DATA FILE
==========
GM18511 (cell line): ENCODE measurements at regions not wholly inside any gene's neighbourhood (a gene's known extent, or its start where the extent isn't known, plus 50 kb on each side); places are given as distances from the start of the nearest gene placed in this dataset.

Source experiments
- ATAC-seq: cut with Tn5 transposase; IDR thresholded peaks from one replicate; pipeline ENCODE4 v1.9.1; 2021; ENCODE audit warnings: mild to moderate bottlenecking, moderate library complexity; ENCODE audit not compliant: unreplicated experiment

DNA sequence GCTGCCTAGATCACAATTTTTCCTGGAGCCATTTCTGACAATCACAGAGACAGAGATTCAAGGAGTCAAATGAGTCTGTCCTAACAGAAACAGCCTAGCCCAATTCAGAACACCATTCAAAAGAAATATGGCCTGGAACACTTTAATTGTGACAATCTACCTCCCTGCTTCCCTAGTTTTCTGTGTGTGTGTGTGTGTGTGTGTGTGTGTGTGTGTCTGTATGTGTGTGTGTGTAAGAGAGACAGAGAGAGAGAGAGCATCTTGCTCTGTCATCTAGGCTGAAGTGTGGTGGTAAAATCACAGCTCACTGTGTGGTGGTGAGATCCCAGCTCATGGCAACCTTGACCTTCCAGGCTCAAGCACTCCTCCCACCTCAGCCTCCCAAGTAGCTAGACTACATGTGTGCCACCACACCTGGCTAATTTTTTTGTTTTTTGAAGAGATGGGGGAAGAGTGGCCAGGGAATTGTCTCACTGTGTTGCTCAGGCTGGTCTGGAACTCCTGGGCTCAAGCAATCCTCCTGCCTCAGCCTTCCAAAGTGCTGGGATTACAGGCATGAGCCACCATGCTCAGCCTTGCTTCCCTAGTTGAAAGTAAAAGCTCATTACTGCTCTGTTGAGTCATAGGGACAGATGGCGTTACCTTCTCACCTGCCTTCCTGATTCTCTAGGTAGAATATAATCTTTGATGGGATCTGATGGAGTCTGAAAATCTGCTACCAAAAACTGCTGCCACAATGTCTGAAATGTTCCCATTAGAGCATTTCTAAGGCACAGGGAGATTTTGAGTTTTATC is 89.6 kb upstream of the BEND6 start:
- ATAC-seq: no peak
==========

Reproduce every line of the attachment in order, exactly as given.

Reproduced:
GM18511 (cell line): ENCODE measurements at regions not wholly inside any gene's neighbourhood (a gene's known extent, or its start where the extent isn't known, plus 50 kb on each side); places are given as distances from the start of the nearest gene placed in this dataset.

Source experiments
- ATAC-seq: cut with Tn5 transposase; IDR thresholded peaks from one replicate; pipeline ENCODE4 v1.9.1; 2021; ENCODE audit warnings: mild to moderate bottlenecking, moderate library complexity; ENCODE audit not compliant: unreplicated experiment

DNA sequence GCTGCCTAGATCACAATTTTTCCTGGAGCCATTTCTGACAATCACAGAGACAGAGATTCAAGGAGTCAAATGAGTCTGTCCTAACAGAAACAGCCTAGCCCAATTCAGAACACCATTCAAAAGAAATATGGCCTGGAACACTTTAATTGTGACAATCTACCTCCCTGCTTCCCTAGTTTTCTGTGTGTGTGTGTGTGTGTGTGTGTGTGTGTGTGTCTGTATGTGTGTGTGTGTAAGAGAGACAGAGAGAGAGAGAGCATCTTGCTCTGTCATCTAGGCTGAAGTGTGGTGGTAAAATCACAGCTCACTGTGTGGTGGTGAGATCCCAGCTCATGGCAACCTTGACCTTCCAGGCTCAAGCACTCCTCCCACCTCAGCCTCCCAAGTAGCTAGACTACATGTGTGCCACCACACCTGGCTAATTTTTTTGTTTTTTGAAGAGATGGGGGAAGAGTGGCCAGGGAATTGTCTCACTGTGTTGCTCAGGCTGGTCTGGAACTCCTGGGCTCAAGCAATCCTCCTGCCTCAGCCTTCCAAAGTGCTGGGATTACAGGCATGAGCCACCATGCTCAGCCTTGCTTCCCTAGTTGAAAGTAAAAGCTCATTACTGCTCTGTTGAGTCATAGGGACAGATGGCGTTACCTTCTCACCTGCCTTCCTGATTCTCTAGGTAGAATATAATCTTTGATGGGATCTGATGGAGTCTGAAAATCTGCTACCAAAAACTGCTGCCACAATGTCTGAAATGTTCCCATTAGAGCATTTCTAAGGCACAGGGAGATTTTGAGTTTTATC is 89.6 kb upstream of the BEND6 start:
- ATAC-seq: no peak